The Tonto Trail heading east offers a nice respite from the rock slides and vertical exposure after several miles of tough hiking along the Redwall. One can actually stride this portion of the trail and allow your muscles to relax. There are glimpses of the Colorado River below as the Tower of Set dominates the northern skyline. In an hour or so you will find yourself approaching the Monument Creek drainage. The descent into the drainage is rugged and finding the trail can be tricky. There were hikers in front of us that descended straight down into the creek, only to bushwack back up. The trail actually hugs the rim and descends a bit, look for rock cairns.

The Monument Creek Campground area is an oasis. You have now traveled approximately 9.5 miles into a well protected drainage with plenty of mesquite trees for shade with easy access to water flowing over multiple pour offs. There are perhaps a dozen different campsites although the nightly use permits presently only allow 4 camps. So, it is easy to find a “private” campsite to your liking. We choose a well shaded campsite amongst the mesquite trees to string up a rope to hang our back packs, camp items and most importantly the “rat sack”. A rat sack is a necessity for backpacking in the Grand Canyon, it is a wire mesh bag with a velcro closure that will keep critters, especially ring tails away from your food. However hanging it is usually not enough during the daytime hours, the ravens will simply land on the sack and peck through at your food. So, it is best to cover the rat sack with another bag. Your backpack will work, but the ravens are also amazingly dexterous with their beaks and will soon have all of your zippers open as they rummage through the contents. I have heard stories of ravens flying away from backpacks with money in their beaks! On this trip we met a couple friends of ours, purely by chance, and they lost a library book cover to a particularly well read raven – no, it was not written by Edgar Allen Poe.

Once settled into Monument Creek Campground you will likely want to explore the Monument itself. This pinnacle towers over 200′ above the campground, standing like a sentinel guardian to Monument Creek. I have read reports of it being climbed in 4 pitches with a rating of 5.10A – well above my pay level.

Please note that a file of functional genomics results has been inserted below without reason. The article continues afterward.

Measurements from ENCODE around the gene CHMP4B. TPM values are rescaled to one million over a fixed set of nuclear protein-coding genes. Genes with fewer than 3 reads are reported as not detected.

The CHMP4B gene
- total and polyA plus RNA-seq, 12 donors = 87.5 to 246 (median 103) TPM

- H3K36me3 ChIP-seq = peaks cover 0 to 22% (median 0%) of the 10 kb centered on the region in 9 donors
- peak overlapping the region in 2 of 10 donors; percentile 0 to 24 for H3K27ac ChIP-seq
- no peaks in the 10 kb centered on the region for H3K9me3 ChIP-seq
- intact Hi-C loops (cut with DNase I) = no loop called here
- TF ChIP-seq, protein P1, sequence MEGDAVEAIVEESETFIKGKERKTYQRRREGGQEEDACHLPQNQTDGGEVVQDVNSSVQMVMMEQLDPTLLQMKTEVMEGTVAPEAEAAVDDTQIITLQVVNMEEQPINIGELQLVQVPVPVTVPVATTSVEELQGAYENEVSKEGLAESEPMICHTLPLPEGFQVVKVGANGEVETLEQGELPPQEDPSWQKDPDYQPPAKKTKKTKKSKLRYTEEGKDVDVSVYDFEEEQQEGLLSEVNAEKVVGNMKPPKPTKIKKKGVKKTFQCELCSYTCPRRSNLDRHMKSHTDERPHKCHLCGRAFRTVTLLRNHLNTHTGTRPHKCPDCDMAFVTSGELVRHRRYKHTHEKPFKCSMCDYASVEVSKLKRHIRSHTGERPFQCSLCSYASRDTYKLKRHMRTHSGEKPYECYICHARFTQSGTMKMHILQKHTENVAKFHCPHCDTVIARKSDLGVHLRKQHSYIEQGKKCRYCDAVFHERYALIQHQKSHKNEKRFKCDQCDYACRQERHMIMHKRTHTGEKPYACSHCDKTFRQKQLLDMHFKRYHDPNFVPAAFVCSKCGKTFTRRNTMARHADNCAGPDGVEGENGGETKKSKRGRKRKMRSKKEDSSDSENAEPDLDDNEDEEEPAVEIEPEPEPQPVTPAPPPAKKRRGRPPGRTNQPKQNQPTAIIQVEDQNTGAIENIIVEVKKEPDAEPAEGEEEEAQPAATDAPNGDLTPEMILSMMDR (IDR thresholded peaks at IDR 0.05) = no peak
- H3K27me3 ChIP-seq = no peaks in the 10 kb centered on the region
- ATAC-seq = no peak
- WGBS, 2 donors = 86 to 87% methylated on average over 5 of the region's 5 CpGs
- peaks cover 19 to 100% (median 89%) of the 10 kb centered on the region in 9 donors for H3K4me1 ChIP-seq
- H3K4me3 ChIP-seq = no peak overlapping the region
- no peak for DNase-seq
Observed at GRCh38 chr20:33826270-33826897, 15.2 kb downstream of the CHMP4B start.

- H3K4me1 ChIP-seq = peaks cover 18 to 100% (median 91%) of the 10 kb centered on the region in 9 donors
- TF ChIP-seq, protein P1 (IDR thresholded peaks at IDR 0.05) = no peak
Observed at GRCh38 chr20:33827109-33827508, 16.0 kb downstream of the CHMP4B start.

The Monument itself blends in with the rock around it, but can be viewed from the Monument Creek Vista on the Hermit Road some 3500′ above. By far the best day hike from Monument CG is the 1.6 mile trip down Monument Creek to Granite Rapids. The sketchy trail descending to Monument Creek starts at the western side of the Monument. There are several steep switchbacks with loose rock, but within a few minutes you are standing on the sand/rock drainage of the creek itself. There are easy to follow cairns for the first couple hundred yards and then follow the natural drainage. It is incredibly beautiful. Monument Creek flows mostly underground, but closer to the Colorado River it is above ground and may be jumped when it hasn’t been raining. Please take notice of the weather prior to descending into Monument Creek, it will flash flood.

From Monument CG one can hike the Tonto Trail back to the west and spend time at Hermit’s CG and ascend the Hermit Trail or make your way east to Salt Creek CG, Horn Creek CG, Indian Gardens CG and up the Bright Angel Trail. We considered Monument to be a destination of it’s own and loved exploring the whole area and then ascending back up the Hermit’s Trail. A few hours later we’re sitting in the “Rest Bit” at Santa Maria Springs already planning our next Grand Canyon adventure.

Eric is a real estate broker in Tucson AZ and handling properties in Southern AZ.